Rewrite

Continuing my exploration into the world of Carson McCullers, I’ve just finished The Heart is a Lonely Hunter, her first novel, which instantly launched into literary fame. I was surprised, after all I’d heard about it, and after having just re-read Member of the Wedding, and after having seen the movie version twice, at how sloppy a book it is. A great big rambling scattershot sort of a thing. Any number of scenes ought to have been deleted. Characters speechify about Karl Marx for pages at a time. And there are other sorts of problems, too. Characters are sometimes ill-defined, as they are stand-ins for ideas instead of being examples of people. Characters have a very bad habit of filling in the reader on reams of background material while supposedly engaged in normal conversation with their friends and family.

But the idea behind the book is brilliant.

When they made the movie, they took this idea, boiled it down, jettisoned one absolutely unnecessary major character, added a missing essential one, tightened up all the relationships and motivations, and polished the resulting gem until it shone. The movie is fantastic.

I could say almost exactly the same things about Little Big Man, another brilliant idea that has trouble shining through in a kitchen sink of a book. I could even say those things about To Kill a Mockingbird.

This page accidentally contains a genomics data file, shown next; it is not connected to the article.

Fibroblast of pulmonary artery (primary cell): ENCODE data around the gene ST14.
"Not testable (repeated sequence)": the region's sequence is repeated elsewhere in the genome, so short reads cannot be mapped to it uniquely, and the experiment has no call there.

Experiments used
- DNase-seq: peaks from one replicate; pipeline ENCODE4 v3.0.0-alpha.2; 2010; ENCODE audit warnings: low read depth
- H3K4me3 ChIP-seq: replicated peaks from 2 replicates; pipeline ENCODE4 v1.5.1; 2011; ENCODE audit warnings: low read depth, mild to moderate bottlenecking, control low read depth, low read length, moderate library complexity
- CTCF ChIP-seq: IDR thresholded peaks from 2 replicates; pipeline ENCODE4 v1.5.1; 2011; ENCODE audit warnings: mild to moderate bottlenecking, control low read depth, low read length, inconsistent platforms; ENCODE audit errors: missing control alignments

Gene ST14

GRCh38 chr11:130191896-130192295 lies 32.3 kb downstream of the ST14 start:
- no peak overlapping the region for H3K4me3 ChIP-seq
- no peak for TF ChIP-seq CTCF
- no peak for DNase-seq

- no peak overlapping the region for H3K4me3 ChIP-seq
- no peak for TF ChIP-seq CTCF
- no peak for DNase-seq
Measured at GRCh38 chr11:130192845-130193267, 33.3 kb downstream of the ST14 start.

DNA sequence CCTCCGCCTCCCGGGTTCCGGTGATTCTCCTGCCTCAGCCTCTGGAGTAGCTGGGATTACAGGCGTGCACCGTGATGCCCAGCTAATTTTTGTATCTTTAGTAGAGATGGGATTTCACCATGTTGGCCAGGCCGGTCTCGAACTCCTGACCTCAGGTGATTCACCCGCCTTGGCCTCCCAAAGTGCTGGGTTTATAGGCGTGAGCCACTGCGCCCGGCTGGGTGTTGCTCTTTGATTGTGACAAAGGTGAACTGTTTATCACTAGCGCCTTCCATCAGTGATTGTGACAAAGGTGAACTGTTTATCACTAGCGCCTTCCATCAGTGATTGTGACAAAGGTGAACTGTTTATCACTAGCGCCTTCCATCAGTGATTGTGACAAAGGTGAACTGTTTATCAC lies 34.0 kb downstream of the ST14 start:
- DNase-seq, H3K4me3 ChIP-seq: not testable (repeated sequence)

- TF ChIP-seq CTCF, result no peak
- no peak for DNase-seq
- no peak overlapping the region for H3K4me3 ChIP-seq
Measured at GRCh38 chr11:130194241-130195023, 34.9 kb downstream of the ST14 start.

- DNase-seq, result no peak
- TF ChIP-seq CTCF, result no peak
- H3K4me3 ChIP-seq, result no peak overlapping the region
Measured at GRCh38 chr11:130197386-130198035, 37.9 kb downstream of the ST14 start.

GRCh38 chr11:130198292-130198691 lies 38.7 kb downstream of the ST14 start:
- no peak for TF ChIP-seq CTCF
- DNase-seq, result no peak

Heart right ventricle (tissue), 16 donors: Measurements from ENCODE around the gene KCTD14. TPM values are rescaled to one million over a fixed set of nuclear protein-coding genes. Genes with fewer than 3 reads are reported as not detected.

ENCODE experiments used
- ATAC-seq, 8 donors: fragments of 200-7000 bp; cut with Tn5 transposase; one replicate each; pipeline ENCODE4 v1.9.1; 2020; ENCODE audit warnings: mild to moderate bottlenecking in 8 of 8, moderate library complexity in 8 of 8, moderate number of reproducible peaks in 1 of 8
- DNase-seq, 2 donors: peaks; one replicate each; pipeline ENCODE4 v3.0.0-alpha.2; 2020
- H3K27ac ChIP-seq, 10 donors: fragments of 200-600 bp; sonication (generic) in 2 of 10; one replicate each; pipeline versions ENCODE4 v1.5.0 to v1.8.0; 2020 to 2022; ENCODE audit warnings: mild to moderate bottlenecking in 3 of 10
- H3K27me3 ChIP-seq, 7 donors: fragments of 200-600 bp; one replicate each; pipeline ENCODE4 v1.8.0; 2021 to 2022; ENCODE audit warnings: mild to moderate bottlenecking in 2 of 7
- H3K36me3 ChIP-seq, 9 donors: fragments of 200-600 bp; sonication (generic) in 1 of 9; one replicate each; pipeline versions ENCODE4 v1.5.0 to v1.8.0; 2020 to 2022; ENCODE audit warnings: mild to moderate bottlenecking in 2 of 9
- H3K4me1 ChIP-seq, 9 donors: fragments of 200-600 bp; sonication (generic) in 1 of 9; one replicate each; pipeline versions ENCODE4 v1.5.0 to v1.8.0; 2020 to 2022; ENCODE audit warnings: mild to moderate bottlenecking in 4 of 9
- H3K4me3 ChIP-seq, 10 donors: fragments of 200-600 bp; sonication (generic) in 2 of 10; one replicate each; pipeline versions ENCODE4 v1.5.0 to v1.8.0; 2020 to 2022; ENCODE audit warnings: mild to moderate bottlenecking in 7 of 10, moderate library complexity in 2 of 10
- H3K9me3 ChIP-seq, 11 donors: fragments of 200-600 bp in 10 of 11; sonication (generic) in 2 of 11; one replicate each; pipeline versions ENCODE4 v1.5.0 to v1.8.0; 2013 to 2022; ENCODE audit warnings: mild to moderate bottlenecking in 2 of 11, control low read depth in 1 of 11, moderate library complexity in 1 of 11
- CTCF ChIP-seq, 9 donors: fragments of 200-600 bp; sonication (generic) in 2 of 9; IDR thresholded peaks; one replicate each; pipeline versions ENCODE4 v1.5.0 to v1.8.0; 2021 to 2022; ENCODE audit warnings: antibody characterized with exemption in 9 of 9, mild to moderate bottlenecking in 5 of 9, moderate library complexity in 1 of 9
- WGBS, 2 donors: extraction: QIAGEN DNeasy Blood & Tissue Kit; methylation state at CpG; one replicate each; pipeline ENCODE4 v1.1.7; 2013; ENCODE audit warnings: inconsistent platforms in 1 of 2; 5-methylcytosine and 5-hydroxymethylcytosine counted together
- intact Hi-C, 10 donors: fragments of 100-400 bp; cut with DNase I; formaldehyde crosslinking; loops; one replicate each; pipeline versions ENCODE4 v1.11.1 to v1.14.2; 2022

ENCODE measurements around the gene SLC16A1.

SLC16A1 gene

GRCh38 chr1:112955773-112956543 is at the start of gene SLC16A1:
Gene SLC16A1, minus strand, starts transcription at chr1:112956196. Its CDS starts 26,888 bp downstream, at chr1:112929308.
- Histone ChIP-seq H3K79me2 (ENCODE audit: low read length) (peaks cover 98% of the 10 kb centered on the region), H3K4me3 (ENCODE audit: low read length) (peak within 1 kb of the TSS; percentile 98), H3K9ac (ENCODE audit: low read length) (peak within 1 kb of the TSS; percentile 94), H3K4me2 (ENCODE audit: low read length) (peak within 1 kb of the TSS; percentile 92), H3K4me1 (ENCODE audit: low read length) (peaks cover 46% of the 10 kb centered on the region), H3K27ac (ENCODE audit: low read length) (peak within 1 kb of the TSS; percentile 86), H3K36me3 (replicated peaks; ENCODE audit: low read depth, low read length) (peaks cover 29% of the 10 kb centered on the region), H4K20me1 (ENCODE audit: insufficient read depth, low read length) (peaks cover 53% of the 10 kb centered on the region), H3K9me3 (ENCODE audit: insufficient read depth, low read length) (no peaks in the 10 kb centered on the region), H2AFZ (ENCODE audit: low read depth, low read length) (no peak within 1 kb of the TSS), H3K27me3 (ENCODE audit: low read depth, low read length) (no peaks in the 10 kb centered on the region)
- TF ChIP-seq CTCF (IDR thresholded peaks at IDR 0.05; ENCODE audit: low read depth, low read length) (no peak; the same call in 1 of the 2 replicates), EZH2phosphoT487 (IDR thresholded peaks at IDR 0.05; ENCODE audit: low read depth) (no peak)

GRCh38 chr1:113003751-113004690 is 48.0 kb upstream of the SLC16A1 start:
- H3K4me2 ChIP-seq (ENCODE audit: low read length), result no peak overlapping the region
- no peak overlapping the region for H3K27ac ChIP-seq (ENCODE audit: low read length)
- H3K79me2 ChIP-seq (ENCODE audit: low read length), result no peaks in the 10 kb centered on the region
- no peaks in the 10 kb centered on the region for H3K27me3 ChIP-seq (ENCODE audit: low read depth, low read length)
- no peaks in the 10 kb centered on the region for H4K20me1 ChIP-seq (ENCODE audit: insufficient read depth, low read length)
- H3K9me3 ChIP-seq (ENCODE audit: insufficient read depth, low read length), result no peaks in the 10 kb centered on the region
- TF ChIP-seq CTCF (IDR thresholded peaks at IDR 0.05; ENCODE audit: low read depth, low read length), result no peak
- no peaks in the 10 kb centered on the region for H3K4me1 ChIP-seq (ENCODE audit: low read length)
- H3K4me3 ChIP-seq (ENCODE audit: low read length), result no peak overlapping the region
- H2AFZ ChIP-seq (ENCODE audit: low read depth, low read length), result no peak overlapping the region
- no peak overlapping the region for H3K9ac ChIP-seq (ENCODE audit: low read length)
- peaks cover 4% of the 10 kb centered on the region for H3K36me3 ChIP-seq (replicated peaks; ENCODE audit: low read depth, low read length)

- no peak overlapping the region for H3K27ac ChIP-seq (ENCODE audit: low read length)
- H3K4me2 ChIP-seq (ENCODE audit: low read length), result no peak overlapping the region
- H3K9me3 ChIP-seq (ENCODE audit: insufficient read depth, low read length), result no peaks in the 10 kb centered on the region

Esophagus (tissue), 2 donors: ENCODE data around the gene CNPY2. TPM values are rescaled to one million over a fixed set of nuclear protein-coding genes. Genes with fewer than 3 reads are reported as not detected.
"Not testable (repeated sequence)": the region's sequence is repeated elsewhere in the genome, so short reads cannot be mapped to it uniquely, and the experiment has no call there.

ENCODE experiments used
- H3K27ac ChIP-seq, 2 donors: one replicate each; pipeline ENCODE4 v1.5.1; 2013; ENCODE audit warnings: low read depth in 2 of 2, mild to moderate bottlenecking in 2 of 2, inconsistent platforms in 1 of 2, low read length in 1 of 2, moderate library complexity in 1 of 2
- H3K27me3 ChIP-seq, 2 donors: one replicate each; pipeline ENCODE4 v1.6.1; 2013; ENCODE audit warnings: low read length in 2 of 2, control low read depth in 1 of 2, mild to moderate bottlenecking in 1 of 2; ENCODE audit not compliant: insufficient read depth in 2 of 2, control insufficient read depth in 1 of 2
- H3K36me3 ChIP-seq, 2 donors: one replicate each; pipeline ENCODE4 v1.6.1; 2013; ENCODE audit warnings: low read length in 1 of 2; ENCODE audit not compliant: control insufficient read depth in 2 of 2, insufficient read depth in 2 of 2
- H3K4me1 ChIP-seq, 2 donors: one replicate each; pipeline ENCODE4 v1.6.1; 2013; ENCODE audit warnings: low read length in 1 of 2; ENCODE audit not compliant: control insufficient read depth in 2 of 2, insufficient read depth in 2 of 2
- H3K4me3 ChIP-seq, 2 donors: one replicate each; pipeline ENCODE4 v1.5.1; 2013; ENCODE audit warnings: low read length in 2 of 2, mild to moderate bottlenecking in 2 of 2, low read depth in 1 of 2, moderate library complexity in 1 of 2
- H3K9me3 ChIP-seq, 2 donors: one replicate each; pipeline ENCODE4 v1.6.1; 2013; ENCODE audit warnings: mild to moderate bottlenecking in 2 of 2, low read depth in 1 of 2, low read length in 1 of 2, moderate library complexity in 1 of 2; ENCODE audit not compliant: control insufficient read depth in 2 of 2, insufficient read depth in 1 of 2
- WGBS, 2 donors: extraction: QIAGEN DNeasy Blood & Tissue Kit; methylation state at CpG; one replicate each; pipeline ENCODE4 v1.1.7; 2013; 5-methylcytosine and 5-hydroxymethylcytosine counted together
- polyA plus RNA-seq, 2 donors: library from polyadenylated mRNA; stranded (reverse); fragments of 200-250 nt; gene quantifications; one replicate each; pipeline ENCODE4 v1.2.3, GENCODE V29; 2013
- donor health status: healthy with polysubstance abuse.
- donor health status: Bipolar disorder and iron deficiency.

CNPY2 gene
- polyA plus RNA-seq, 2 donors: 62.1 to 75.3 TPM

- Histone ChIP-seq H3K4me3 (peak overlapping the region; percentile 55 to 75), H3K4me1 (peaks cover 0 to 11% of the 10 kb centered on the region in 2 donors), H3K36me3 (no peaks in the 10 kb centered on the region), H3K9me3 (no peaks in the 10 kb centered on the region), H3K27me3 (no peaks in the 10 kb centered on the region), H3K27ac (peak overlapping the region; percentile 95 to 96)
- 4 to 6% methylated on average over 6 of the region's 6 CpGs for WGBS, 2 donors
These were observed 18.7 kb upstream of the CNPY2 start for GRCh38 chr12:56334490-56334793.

And so it occurs to me that, although the list of movies I prefer to books is still quite short, one huge advantage that the screenwriter has is that he gets to do the rewrite. I know from my own experience of putting Great American Desert together that sometimes the idea behind a story can take a while to become clear in a writer’s head. And how hard it can be, once that has finally happened, for the writer to sit back and take a critical look at what has already been written, and jettison what muddies the picture. Whereas the screenwriter, starting from the finished novel and without the baggage of emotional attachment, can start fresh with the diamond in the rough.

(The opposite can of course also occur, and a good example of that is Of Mice and Men. The story there is already so concentrated that when it gets padded out to movie length the results are dreadful. Several people have tried. I did get quite excited the last time around, in ’92, when I heard that John Malkovich would be in it. What a clever choice, I thought, for George. Shockingly, he played Lenny. In a fat suit. Fatuously. Have I mentioned this before? If so, sorry. Some day I’ll get over it.)

I’m happy to report that McCullers, after Heart is a Lonely Hunter, seems to have learned to do her own rewrites. A comparison between Heart and Member of the Wedding is instructive. The former is 359 pages long, the latter only 132. In Wedding, all the characters speak like human beings, and they show more about themselves in three words than the Marx-spouting Dr. Copeland in Heart does in three thousand.

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